A progressive tax uses a lower tax rate on people who have less and a higher rate on those who have more. But right now, Vancouver is not allowed to tax mansions at a different rate than other residential properties. 

Through this campaign, we are asking the City and the Province to work together to change the Vancouver Charter – legislation that outlines what Vancouver has power over – so that the City has the ability to levy a progressive property tax on its portion of property taxes.

City Councillor Jean Swanson will be bringing a motion to Vancouver City Council in the spring of 2022, asking City staff to research the financial and legal structure of a municipal progressive property tax, and to provide options for the most effective way that such a tax could help to end homelessness.

Draft Motion as of February 3, 2022


  1. A progressive tax imposes a lower tax rate on people who are less able to pay and a higher rate on those who are most able to pay; and
  2. British Columbia’s provincial income tax is progressive: designated by income bracket, a lower tax rate applies to lower income levels, and a higher tax rate to those with a higher income; and 
  3. Canada’s federal income tax is progressive, as it is determined by income bracket, with lower income-earners paying a smaller percentage of their earnings than higher income earners; and
  4. British Columbia introduced an additional school tax in 2018 that is a progressive property tax. Properties valued under $3 million do not pay this tax; valuations between $3 million and $4 million pay 0.2% tax and those valued at $4 million and above pay a 0.4% tax; and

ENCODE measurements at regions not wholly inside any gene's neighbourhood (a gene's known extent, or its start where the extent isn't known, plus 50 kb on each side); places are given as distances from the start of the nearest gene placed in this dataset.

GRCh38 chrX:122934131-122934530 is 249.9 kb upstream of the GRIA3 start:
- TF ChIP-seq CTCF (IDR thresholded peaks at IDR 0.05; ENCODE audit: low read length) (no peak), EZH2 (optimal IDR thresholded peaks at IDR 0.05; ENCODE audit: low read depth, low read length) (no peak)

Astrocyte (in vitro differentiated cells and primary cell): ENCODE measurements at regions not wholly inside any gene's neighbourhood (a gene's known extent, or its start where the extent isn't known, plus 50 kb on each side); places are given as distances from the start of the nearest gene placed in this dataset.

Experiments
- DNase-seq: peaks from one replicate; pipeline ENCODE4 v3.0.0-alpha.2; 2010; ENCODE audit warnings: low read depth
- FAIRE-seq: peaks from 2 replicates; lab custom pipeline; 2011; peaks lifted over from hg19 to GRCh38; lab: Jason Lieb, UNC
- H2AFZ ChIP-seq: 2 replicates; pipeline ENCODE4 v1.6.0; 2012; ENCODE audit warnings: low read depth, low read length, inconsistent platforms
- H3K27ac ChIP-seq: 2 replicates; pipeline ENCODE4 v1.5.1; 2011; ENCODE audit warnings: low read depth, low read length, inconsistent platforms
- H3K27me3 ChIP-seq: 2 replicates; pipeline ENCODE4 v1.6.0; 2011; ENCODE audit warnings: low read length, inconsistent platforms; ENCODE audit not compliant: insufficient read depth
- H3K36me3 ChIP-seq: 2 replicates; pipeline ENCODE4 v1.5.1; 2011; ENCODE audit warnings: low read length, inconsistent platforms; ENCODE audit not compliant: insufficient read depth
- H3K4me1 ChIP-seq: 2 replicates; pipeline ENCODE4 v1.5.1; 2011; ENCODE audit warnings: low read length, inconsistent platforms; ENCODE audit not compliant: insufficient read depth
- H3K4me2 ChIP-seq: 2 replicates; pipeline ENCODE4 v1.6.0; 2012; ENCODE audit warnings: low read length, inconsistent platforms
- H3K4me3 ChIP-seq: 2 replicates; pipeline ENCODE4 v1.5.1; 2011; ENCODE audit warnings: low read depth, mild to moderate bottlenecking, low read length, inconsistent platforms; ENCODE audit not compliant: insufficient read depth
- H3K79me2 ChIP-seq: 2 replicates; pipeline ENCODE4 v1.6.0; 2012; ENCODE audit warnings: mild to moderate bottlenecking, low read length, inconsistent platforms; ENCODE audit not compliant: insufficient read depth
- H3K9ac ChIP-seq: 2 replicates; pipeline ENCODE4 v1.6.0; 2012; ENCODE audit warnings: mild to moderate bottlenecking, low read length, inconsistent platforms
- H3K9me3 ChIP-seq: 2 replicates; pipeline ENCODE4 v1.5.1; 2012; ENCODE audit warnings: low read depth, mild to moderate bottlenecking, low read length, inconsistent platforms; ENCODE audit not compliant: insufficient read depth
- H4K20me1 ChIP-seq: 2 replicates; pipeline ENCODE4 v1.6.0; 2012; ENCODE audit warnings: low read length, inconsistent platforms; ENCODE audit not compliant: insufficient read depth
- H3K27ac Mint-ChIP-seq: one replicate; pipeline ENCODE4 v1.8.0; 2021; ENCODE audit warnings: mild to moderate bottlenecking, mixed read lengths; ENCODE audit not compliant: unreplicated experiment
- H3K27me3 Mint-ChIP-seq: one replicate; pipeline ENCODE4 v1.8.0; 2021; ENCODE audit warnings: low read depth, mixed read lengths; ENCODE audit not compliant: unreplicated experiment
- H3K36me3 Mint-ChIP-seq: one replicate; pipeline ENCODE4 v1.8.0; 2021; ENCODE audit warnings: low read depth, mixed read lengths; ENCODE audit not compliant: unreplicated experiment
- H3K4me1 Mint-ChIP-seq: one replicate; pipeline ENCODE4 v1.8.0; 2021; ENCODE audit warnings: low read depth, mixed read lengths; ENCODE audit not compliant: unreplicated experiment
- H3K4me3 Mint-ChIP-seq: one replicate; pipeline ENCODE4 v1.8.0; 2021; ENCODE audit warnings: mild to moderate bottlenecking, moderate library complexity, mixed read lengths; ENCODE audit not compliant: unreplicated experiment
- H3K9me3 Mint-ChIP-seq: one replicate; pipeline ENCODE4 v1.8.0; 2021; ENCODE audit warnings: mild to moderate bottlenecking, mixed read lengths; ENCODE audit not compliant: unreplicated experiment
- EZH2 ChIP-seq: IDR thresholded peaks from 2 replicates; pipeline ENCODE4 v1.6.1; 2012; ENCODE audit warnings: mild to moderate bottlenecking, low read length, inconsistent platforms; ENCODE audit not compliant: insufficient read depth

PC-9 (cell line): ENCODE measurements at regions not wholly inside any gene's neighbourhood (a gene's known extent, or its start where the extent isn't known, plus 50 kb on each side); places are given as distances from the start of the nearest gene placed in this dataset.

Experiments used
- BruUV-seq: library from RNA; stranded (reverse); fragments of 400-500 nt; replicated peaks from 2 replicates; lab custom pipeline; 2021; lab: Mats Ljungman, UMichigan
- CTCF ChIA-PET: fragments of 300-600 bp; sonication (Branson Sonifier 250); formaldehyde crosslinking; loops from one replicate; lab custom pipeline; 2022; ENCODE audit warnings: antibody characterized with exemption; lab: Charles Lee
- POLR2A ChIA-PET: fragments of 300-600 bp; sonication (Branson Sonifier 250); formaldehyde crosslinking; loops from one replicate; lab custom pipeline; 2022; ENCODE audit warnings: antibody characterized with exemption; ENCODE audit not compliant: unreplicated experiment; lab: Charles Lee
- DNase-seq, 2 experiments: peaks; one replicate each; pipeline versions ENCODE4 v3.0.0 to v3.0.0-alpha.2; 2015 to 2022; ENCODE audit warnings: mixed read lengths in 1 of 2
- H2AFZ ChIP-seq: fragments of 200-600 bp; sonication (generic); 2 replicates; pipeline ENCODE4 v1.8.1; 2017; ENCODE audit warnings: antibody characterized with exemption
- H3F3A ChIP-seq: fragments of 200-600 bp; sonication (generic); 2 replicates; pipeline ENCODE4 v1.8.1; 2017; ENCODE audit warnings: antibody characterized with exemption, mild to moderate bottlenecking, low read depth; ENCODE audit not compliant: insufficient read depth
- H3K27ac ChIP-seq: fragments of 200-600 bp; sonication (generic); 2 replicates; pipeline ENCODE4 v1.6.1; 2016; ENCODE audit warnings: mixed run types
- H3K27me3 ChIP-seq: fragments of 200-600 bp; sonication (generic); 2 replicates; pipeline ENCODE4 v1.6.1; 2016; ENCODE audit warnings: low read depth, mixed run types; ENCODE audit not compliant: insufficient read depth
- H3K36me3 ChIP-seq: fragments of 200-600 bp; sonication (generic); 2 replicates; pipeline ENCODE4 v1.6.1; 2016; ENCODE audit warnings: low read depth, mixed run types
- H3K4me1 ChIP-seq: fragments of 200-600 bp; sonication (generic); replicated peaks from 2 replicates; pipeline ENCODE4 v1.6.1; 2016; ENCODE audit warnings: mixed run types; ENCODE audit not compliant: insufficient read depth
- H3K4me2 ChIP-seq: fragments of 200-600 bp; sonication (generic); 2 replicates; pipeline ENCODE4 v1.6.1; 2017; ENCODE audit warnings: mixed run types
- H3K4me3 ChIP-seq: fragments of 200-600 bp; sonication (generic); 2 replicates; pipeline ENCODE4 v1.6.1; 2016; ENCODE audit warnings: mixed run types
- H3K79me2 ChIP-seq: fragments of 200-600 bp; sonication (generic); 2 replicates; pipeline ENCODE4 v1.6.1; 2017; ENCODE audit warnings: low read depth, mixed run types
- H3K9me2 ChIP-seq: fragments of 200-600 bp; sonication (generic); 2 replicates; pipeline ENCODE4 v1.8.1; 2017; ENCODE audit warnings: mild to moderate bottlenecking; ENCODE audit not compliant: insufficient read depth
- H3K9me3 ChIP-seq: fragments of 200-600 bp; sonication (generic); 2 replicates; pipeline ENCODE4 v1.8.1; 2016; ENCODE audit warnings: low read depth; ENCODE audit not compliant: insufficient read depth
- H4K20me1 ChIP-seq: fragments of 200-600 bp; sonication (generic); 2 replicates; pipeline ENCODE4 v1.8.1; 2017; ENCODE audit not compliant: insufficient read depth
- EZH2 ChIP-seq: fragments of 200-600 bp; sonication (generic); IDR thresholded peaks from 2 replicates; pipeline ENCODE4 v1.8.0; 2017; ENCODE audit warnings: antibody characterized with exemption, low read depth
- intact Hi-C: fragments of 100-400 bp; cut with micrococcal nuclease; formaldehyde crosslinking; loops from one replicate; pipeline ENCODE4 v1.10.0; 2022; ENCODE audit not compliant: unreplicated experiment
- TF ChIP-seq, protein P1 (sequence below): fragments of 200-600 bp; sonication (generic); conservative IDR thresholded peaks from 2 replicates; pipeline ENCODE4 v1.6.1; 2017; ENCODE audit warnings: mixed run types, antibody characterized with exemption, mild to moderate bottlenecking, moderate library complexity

5. Vancouver’s city property tax is currently regressive, as it imposes the same rate on all  properties regardless of the assessed value, or the amount of the owners’ wealth; and 
  6. Vancouver needs additional funds to provide public services, combat climate change, reduce homelessness and support affordable housing; and
  7. A recent staff report to Vancouver City Council itemized over $300M in costs downloaded on the city by provincial and federal governments https://vancouver.ca/files/cov/12-03-2021-council-memo-city-funds-allocated-to-downloaded-services.pdf; and
  8. The 2016 Statistics Canada Financial Security Survey shows that share of land wealth and total net worth in BC increase together, with the richest households holding by far the most land wealth and the poorest households holding the least. Progressive property taxation, rather than a flat rate taxation, would reduce wealth inequality https://www.policynote.ca/land-wealth-is-a-massive-source-of-inequality-in-bc/; and
  9. Provincial programs offset property taxes that can cause financial hardship for those who can’t afford to pay. These include grants of $570 to Vancouver homeowners whose properties are valued less than an annually-determined threshold.  An additional discount of $275 can be  granted for property owners who are seniors, veterans, persons with a disability, persons living with a spouse or relative with a disability and for the spouse or relative of a deceased owner. https://www2.gov.bc.ca/gov/content/taxes/property-taxes/annual-property-tax/home-owner-grant/senior; and
  10.  An additional  low income grant supplement can be provided for seniors earning less than $32,000 a year https://www2.gov.bc.ca/gov/content/taxes/property-taxes/annual-property-tax/home-owner-grant/senior/low-income;  and
  11. B.C. homeowners who are 55 years or older, a surviving spouse, or eligible persons with disabilities can also apply to defer their property taxes. Deferment is also available for homeowners who financially support a dependent child. https://news.gov.bc.ca/releases/2018FIN0023-000951 ; and
  12. Extra money from a progressive tax could be used to build housing and reduce homelessness; and
  13. For example, if there were an additional surtax of 1% on the value of residential properties over $5 million and 2% on the value over $10 million, the City could have collected approximately $225,000,000 from 4,806 properties in 2021; Modular housing costs approximately $300,000-$500,000 per 320 square foot unit which would mean 750-450 new homes could be built per year.


  1. That City Council requests the Mayor on behalf of Council to urge the province to change the Vancouver Charter to give the city the power to levy a progressive property tax.
  2. That City staff investigate options for the legal and financial structure of a Vancouver progressive property tax and how it could help to end homelessness, and report back by Q4  2022.